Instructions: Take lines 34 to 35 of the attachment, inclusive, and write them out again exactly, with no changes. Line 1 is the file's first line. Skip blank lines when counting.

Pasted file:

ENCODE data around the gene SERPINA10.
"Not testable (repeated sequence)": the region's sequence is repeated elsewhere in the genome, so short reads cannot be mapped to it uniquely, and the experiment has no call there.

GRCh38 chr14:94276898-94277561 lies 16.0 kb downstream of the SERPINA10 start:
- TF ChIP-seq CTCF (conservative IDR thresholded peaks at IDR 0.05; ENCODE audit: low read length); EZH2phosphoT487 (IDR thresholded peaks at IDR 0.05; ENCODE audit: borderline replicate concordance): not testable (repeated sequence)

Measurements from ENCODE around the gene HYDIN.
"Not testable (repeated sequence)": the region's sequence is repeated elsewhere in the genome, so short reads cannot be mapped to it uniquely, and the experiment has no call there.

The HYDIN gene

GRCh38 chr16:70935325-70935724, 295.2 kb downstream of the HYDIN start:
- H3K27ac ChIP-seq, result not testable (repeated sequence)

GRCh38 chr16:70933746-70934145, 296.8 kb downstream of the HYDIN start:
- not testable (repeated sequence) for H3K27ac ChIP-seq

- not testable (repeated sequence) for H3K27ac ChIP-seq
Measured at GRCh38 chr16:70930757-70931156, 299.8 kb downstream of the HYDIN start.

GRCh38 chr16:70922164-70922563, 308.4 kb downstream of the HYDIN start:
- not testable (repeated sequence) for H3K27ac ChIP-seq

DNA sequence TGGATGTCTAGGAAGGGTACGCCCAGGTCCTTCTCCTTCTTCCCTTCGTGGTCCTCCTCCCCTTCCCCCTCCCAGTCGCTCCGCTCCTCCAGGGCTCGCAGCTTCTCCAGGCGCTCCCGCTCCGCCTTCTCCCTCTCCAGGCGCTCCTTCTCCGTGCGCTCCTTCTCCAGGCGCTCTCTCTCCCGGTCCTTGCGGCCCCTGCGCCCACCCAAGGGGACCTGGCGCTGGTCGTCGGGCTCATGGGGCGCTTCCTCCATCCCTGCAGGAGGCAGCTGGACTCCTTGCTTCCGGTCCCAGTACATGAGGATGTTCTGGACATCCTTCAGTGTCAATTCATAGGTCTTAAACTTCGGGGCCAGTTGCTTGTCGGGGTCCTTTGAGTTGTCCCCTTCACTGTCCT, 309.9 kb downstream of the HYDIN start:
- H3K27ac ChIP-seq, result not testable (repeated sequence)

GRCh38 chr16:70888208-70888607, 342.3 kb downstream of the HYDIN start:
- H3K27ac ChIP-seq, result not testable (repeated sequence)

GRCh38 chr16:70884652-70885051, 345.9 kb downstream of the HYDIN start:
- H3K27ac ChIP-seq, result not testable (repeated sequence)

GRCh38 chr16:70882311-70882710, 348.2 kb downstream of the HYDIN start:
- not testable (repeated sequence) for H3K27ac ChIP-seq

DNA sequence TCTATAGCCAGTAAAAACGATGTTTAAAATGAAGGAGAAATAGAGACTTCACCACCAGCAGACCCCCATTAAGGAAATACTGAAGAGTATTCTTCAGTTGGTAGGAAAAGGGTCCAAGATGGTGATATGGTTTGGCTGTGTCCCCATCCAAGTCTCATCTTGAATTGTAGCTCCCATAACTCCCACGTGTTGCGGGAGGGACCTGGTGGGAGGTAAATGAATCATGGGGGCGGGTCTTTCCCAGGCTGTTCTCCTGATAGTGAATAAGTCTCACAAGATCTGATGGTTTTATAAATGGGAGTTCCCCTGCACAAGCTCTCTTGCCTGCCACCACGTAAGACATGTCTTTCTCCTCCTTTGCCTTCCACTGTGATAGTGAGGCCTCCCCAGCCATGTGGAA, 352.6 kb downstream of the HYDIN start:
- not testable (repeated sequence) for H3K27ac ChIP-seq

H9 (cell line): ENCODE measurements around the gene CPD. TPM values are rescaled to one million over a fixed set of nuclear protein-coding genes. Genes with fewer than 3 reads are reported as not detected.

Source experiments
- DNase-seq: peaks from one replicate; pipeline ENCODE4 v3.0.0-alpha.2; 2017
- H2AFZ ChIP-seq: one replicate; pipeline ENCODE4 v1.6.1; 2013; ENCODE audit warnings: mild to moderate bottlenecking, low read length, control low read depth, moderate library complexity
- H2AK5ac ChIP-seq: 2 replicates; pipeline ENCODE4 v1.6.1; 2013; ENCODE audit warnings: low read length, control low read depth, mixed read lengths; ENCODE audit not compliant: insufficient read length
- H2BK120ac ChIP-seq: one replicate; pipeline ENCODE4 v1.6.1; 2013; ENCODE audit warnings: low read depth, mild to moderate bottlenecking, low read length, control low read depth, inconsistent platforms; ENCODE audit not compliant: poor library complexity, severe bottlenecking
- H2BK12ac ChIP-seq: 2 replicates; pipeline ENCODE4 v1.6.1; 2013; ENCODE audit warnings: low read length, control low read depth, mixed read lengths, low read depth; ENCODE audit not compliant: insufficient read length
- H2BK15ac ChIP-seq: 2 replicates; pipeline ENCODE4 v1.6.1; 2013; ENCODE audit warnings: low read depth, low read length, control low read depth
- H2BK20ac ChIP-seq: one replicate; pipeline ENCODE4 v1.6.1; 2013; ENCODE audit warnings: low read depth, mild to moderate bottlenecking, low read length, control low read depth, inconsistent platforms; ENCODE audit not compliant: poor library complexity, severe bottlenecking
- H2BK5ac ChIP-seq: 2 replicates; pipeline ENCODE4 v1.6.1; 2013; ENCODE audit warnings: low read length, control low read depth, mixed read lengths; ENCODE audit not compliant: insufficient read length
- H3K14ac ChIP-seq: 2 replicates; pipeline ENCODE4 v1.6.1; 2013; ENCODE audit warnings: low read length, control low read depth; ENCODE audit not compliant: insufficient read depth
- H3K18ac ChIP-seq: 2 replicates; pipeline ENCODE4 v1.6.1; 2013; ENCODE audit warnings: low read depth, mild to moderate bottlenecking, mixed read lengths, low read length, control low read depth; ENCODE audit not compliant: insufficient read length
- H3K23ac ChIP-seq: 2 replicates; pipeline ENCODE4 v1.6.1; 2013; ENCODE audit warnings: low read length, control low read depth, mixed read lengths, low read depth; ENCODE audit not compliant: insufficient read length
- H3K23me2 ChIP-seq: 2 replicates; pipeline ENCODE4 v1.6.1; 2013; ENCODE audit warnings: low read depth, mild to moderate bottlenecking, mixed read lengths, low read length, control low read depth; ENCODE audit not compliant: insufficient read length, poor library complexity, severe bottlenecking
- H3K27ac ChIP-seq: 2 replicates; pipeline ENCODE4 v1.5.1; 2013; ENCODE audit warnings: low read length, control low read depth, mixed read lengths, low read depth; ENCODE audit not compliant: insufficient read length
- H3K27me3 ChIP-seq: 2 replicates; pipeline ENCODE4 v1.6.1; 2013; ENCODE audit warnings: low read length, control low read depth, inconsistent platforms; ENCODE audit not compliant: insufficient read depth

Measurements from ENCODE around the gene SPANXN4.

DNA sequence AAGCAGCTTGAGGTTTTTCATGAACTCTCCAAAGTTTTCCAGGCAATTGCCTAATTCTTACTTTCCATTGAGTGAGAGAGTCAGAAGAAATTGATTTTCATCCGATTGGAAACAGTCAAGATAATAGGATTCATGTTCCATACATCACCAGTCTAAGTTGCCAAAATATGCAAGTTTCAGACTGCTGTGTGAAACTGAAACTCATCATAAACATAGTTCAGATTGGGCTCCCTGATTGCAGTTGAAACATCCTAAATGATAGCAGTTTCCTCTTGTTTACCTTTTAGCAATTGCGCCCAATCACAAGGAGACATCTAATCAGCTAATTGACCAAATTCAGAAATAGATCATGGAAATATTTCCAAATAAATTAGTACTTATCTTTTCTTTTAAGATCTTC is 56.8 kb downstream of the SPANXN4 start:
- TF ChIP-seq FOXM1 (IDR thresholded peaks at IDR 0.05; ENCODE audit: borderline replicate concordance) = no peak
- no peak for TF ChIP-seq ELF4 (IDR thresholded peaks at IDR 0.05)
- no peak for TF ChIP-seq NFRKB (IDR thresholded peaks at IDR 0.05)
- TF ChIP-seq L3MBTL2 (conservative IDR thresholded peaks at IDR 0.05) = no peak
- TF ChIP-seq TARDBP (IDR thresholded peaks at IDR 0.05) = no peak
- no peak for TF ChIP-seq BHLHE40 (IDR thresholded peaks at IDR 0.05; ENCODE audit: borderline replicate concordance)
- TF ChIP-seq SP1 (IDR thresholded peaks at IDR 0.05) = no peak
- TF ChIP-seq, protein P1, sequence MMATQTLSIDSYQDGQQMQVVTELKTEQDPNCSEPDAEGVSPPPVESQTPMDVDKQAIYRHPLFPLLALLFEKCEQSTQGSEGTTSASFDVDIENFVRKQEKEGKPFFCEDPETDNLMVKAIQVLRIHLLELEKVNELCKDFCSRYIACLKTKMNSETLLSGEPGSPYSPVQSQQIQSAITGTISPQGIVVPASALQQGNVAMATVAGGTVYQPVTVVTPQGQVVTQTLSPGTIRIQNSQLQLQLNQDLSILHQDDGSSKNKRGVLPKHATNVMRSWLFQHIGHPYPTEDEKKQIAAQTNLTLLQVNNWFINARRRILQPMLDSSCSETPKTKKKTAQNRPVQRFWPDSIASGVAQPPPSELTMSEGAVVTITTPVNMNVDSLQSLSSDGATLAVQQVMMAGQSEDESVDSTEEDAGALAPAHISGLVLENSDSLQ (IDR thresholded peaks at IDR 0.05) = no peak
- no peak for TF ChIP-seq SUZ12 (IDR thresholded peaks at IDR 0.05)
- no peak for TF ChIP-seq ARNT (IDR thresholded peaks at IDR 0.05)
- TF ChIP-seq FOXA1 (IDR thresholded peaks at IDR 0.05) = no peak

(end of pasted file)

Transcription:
- H2BK20ac ChIP-seq: one replicate; pipeline ENCODE4 v1.6.1; 2013; ENCODE audit warnings: low read depth, mild to moderate bottlenecking, low read length, control low read depth, inconsistent platforms; ENCODE audit not compliant: poor library complexity, severe bottlenecking
- H2BK5ac ChIP-seq: 2 replicates; pipeline ENCODE4 v1.6.1; 2013; ENCODE audit warnings: low read length, control low read depth, mixed read lengths; ENCODE audit not compliant: insufficient read length